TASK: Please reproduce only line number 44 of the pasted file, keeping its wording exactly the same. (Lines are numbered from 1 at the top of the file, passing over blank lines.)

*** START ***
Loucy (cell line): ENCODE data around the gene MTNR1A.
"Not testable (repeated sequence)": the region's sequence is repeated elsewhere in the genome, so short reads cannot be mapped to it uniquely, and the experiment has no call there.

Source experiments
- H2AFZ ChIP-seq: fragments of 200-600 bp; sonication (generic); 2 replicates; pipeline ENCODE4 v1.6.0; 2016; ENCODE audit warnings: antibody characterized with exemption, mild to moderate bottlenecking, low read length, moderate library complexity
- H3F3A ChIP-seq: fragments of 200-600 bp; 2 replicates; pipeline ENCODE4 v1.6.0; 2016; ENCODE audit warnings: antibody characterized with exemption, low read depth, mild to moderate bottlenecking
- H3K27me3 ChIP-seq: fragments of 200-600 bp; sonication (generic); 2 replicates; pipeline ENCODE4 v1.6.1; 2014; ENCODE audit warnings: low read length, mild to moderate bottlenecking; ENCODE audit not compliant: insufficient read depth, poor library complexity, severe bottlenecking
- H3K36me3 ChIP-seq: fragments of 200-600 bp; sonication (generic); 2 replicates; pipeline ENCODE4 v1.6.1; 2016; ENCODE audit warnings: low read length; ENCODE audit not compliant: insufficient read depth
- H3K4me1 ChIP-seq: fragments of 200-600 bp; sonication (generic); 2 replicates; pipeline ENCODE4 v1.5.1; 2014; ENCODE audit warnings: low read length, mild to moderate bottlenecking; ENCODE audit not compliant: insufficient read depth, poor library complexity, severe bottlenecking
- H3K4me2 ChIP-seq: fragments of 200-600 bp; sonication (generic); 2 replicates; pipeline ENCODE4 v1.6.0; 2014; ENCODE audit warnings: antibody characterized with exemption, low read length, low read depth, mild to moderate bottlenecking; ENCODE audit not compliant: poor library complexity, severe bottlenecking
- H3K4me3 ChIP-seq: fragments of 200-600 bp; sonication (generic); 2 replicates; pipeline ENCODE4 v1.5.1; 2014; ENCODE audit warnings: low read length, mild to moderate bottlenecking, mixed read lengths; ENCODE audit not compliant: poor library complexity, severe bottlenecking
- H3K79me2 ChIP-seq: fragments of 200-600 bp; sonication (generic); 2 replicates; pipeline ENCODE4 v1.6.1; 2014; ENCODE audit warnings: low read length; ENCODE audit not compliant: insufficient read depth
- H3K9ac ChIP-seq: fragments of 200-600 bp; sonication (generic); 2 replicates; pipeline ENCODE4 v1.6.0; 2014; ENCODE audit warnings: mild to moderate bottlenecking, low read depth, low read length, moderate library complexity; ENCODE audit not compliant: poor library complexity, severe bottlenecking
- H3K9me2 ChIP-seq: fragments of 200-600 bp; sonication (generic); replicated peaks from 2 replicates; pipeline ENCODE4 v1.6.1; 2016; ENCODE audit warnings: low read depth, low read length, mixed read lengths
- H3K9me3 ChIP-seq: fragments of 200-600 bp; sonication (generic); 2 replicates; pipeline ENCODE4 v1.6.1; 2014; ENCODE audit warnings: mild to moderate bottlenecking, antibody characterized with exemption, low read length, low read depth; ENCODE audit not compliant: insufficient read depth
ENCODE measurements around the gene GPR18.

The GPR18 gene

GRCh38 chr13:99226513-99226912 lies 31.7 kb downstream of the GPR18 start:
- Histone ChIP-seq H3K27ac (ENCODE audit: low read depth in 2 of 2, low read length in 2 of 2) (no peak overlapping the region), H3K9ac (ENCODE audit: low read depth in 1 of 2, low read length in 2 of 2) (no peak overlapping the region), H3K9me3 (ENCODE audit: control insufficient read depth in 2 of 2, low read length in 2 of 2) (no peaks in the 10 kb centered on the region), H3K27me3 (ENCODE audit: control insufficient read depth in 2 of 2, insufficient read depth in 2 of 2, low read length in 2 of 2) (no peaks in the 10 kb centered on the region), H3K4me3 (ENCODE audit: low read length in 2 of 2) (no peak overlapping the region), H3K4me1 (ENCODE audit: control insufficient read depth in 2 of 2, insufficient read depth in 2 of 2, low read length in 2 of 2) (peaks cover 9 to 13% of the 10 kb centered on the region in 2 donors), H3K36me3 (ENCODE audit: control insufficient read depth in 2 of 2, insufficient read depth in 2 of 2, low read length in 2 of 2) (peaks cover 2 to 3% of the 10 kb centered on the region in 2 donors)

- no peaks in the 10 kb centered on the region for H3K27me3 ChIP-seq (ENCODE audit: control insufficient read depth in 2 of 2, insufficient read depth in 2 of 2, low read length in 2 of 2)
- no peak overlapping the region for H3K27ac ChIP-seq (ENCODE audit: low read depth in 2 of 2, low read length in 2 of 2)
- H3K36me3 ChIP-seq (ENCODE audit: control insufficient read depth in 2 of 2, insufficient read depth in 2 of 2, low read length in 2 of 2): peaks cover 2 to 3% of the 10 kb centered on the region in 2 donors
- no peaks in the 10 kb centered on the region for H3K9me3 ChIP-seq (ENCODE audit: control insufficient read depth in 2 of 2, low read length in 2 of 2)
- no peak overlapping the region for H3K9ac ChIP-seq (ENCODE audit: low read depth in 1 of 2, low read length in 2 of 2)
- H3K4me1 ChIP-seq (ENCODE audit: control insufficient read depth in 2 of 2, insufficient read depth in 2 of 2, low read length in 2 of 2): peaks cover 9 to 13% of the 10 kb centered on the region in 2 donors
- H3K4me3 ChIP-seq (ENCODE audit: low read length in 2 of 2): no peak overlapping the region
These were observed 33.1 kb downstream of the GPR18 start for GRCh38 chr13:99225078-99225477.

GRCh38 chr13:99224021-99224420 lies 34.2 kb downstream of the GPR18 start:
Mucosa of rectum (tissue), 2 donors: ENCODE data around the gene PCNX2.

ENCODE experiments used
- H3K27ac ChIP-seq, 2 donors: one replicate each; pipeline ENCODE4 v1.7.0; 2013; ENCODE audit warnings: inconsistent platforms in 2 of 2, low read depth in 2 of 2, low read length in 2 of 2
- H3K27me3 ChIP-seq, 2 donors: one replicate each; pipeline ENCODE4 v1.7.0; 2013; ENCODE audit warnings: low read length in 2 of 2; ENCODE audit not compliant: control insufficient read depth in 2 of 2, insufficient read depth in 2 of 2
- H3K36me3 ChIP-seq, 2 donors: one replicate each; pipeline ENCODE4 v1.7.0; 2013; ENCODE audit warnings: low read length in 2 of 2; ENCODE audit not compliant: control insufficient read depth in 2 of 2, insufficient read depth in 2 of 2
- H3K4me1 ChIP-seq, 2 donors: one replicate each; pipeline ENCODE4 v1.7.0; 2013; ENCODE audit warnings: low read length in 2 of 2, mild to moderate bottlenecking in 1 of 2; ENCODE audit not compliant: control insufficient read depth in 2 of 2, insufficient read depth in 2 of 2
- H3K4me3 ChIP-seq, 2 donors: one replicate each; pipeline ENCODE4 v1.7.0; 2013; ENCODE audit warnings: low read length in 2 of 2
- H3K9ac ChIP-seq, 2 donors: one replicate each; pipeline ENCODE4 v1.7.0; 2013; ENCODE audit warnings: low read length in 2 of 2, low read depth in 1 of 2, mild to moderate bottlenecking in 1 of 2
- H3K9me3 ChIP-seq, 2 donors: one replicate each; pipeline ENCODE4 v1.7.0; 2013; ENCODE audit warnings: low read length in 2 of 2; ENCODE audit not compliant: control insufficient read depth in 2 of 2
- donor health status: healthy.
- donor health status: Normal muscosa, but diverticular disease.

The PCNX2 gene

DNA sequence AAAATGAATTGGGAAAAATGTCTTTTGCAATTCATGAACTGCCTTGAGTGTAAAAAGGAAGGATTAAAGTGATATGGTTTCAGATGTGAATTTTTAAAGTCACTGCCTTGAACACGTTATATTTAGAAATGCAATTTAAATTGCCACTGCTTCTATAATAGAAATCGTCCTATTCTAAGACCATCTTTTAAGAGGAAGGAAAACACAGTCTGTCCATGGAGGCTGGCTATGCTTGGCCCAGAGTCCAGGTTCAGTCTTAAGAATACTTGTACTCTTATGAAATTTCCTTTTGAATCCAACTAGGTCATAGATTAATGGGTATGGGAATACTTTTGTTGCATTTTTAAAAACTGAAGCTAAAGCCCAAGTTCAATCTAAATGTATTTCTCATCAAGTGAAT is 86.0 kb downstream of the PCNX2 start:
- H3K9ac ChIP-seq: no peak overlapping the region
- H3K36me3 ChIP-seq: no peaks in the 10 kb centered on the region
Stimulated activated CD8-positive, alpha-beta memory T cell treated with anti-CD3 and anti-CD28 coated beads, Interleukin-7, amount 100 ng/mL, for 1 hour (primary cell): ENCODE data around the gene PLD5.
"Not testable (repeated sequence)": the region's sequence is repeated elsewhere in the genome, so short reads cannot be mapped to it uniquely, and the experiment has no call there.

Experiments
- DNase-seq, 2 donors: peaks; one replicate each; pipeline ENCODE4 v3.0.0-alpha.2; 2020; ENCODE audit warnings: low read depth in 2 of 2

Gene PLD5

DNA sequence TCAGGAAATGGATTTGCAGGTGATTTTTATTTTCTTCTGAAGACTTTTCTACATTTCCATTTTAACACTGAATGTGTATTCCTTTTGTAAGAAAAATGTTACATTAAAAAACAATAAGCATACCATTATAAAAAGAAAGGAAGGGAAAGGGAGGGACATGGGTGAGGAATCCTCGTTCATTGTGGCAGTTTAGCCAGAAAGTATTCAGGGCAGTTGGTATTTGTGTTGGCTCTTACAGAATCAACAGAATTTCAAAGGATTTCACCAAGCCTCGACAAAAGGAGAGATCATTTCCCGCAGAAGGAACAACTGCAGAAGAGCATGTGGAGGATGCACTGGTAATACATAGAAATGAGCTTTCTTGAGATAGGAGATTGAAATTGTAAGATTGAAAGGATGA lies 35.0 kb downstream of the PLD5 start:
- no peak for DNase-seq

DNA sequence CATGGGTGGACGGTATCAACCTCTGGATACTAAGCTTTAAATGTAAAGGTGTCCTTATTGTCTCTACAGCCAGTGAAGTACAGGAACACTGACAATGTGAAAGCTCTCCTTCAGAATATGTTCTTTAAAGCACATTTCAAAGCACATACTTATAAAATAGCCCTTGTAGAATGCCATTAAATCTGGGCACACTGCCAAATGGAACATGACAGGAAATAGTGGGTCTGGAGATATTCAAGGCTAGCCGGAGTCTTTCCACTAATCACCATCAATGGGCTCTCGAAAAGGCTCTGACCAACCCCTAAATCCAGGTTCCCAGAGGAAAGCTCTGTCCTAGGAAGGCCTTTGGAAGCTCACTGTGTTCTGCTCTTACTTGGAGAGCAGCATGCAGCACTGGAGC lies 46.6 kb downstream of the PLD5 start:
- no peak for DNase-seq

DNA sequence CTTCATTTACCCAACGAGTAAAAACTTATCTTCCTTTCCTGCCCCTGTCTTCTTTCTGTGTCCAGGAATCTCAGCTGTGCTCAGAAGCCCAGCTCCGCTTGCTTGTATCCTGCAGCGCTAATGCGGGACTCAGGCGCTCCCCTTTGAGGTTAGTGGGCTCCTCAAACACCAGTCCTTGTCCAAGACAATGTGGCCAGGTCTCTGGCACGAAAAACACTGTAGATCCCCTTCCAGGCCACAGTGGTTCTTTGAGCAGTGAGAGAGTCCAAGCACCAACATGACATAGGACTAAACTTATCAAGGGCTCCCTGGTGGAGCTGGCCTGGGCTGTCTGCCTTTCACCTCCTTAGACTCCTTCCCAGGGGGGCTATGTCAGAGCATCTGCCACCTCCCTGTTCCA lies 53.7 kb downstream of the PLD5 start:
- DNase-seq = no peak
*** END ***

"Not testable (repeated sequence)": the region's sequence is repeated elsewhere in the genome, so short reads cannot be mapped to it uniquely, and the experiment has no call there.